Some organizations specify an amount of education needed for certification. In some cases, certificates programs can help meet these requirements.

For example, instructor Shelby Petro, who is certified as a Professional Wetland Scientist (PWS), says the UW Certificate in Wetland Science & Management counts as university-level credit hours toward the PWS designation, which also requires five years of related work. When local employers are looking to hire early-career scientists still working toward certification, they often seek UW certificate grads, Petro says.

“They put the certificate program as a preference [on their job descriptions], because then they know which applicants have been through a rigorous program,” she notes.

Prepare for Certification with UW Certificates and Courses

Currently, UW Professional & Continuing Education offers more than 15 certificate programs and courses that can help you prepare for professional certification or licensing.

For example, Panezich says the UW Certificate in Project Management gives students actionable, real-world experience, as well as the understanding that they must also study for one common certification exam, the Project Management Professional (PMP). (UWPCE also offers a separate PMP® Exam Prep course.)

“When they finish our program, not only will they have learned a lot about and actually practiced project management,” Panezich says, “but they’ll also have a head start on preparing to sit for that exam, as compared with someone who has not taken the program.” 

Programs and Related Certifications and Licenses

UW Certificate or Course

Helps Prepare You For

Certificate in Accounting State of Washington CPA exam  
Certificate in Biotechnology Project Management Project Management Professional (PMP)® certification
Certificate in Business Analysis

Certified Business Analysis Professional (CBAP) 

Certification of Capability in Business Analysis (CCBA)

Certificate in Cybersecurity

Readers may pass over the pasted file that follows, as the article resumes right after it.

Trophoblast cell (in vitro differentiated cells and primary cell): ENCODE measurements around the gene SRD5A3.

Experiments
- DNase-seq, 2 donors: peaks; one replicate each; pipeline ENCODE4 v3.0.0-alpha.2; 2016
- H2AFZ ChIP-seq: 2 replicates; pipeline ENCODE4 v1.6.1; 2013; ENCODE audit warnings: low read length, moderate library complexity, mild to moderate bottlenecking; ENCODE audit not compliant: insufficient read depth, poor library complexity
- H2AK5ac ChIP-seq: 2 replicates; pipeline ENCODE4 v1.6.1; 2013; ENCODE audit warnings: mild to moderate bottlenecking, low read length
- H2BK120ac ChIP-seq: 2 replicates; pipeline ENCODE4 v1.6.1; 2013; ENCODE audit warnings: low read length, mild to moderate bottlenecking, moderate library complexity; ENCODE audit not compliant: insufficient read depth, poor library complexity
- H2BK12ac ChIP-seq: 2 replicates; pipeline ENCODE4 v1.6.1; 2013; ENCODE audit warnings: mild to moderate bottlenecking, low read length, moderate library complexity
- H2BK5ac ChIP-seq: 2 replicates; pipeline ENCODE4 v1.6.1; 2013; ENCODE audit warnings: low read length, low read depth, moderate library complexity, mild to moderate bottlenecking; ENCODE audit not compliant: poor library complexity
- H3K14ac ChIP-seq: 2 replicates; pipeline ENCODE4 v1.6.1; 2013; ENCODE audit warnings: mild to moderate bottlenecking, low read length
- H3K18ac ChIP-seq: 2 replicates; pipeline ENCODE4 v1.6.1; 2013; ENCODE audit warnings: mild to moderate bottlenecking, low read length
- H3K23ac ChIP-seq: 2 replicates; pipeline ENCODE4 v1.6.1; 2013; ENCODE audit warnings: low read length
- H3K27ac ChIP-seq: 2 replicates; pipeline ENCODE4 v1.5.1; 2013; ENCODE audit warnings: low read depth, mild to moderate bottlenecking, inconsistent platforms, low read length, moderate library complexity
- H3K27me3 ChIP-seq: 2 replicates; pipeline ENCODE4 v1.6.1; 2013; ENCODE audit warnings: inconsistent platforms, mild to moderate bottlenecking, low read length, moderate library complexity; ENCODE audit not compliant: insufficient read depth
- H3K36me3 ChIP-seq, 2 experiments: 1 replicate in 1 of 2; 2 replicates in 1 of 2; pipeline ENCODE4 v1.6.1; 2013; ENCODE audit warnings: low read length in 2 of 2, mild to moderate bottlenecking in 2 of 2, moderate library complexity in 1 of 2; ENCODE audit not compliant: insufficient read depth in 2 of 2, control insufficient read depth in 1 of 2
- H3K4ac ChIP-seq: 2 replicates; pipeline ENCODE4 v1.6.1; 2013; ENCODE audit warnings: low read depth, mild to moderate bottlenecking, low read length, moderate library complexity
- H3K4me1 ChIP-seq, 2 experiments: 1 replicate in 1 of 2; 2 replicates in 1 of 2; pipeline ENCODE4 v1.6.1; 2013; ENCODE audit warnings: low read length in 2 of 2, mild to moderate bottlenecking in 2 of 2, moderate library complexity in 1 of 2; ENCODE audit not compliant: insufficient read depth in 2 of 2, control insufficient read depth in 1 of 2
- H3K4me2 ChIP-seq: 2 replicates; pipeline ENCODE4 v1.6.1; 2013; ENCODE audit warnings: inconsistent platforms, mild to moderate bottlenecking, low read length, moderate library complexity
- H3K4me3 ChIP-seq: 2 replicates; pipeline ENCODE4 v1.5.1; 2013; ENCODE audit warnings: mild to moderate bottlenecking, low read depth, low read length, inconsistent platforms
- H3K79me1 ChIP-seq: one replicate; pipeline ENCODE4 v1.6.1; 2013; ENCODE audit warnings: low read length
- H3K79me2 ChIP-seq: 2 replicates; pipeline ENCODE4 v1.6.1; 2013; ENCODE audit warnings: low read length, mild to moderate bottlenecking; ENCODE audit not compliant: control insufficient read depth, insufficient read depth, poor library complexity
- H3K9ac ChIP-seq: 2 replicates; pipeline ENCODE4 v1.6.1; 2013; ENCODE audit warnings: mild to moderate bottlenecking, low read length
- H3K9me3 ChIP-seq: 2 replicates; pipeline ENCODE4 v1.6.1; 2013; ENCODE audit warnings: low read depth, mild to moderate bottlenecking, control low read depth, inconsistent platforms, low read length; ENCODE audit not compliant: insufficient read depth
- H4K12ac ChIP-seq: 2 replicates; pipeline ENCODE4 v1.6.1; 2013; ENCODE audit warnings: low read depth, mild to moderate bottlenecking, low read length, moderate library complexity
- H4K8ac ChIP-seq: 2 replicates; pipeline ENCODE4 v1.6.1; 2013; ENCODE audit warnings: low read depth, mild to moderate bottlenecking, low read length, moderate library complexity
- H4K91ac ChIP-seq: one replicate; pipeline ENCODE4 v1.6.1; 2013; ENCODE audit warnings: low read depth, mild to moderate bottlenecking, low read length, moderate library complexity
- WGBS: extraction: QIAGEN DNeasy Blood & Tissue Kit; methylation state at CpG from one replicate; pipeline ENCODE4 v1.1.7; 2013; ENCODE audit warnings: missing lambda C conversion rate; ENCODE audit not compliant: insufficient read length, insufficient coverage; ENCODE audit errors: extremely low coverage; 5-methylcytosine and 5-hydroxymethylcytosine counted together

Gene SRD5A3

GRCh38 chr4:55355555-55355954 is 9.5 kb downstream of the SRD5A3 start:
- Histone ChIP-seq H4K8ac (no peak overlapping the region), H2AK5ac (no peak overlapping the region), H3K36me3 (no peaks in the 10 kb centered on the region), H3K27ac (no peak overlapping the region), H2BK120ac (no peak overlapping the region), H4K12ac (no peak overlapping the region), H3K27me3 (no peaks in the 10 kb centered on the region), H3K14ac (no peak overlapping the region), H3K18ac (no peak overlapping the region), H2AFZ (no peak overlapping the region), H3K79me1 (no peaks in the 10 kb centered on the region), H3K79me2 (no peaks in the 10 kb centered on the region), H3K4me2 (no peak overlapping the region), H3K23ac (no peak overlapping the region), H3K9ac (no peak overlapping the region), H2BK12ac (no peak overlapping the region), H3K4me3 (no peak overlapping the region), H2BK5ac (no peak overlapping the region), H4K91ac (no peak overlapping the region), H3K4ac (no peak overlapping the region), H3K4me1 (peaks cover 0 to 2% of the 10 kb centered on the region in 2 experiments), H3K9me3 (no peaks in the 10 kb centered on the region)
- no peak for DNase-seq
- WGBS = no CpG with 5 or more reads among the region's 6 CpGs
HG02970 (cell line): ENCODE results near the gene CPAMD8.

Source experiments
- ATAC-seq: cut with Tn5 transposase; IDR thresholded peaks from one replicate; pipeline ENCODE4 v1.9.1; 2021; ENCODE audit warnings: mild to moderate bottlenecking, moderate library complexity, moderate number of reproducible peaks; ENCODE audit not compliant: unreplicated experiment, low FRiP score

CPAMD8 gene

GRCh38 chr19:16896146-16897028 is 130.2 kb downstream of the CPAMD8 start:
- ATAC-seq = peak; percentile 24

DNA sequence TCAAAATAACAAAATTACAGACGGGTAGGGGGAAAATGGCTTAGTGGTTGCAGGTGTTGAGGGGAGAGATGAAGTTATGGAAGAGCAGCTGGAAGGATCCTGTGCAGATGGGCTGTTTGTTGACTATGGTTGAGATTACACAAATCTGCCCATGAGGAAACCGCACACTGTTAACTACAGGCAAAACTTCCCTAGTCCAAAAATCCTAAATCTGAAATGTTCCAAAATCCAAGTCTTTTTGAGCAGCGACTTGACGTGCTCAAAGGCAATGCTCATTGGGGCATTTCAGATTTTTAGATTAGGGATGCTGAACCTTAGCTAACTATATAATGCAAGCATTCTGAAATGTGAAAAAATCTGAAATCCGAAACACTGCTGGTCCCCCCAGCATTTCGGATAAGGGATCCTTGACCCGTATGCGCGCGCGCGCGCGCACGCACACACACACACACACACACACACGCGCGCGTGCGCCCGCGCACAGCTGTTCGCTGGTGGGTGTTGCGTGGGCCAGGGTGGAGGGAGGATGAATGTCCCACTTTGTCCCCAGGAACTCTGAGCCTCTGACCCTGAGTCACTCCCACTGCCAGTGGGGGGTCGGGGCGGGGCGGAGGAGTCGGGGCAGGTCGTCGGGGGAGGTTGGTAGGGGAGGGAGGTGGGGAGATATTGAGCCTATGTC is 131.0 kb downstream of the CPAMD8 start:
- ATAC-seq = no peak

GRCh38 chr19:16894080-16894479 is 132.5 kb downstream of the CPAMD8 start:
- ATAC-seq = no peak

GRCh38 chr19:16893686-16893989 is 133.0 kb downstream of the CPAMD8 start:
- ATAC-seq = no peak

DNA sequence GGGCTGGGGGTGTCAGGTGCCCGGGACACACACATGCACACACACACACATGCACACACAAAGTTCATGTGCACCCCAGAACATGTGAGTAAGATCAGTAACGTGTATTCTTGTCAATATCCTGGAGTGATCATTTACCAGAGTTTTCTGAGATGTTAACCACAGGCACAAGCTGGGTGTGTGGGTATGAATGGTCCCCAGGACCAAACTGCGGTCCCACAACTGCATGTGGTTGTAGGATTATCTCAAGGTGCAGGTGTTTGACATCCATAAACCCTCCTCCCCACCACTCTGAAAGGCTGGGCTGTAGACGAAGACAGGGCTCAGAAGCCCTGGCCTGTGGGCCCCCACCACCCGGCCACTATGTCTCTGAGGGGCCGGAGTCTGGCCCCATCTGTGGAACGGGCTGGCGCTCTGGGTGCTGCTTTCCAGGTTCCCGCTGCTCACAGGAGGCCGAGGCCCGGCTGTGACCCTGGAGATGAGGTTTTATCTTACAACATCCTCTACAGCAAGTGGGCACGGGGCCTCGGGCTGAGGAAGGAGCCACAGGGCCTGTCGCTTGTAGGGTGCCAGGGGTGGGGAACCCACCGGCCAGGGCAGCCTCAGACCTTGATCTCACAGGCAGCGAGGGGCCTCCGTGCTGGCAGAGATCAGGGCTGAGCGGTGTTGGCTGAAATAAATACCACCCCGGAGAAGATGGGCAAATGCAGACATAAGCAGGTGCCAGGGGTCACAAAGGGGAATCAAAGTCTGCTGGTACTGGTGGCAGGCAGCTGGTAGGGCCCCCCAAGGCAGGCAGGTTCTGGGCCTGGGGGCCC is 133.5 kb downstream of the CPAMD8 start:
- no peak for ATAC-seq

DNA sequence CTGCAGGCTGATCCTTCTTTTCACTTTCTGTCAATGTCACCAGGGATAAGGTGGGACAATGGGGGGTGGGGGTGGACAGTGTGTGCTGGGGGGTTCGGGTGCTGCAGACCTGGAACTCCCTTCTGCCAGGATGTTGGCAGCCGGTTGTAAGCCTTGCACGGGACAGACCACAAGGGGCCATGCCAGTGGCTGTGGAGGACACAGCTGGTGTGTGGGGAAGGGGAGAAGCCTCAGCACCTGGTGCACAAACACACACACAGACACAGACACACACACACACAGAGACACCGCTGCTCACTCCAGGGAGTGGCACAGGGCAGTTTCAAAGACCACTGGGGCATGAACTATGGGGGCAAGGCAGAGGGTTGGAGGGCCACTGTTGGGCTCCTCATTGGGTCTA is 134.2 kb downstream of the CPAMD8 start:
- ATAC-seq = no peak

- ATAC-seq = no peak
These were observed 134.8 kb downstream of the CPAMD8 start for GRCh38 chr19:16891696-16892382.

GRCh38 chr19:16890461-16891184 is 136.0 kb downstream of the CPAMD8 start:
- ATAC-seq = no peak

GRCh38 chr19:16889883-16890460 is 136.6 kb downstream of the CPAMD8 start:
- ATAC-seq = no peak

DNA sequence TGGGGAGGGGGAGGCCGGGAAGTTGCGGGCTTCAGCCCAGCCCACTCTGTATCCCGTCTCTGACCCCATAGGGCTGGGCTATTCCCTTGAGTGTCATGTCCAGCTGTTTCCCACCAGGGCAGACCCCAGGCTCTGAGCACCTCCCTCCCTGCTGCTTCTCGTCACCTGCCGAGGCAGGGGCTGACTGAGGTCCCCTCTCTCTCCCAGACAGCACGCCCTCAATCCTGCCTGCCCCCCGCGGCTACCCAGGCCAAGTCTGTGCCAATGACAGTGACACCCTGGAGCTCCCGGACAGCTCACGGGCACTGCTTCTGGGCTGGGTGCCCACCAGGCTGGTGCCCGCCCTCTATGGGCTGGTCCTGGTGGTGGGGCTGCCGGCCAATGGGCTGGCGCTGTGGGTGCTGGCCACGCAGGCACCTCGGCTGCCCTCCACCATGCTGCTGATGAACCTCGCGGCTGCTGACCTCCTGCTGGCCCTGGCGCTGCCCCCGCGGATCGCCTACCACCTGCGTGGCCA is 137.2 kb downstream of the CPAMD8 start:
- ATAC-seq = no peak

Systems Security Certified Practitioner (SSCP) 

Certified Information Systems Security Professional (CISSP)

Certificate in Cybersecurity Risk Management National Initiative for Cybersecurity Careers and Studies Certification
Certificate in Guardianship Certified Professional Guardian (CPG)
Certificate in Health Informatics & Health Information Management Registered Health Information Administrator (RHIA)
Certificate in Human Resources Management Professional in Human Resources (PHR)
Certificate in Lean Six Sigma Management: Green Belt IASSC Certified Lean Six Sigma Green Belt (ICGB)
Certificate in Private Investigation Licensed Private Investigator in Washington state
Certificate in Program Management Program Management Professional (PgMP)
Certificate in Project Management Project Management Professional (PMP) certification
Certificate in SQL Server & Database Development Microsoft SQL Server certification
Certificate in Wetland Science & Management Professional Wetland Scientist (PWS)
Cold Regions Engineering State of Alaska Arctic Engineering License
PMP® Exam Prep Project Management Professional (PMP) certification

For more career tips and industry trends, visit the News & Features section of our website, and subscribe to our email list. To learn more about UW Professional & Continuing Education certificates, specializations, degrees and courses, explore your options or contact us.

Author Kate Dixon

Kate Dixon

Kate Dixon is a content and communications manager at UW Continuum College, where she’s proud to support innovation, excellence and access to world-class public education. An alumna of the University of Wisconsin-Madison, Kate earned her bachelor’s degree in journalism and master’s degree in strategic communications.

Kate enjoys showcasing diverse stories of learning momentum, student success and the power of education to inspire positive change and brighter communities.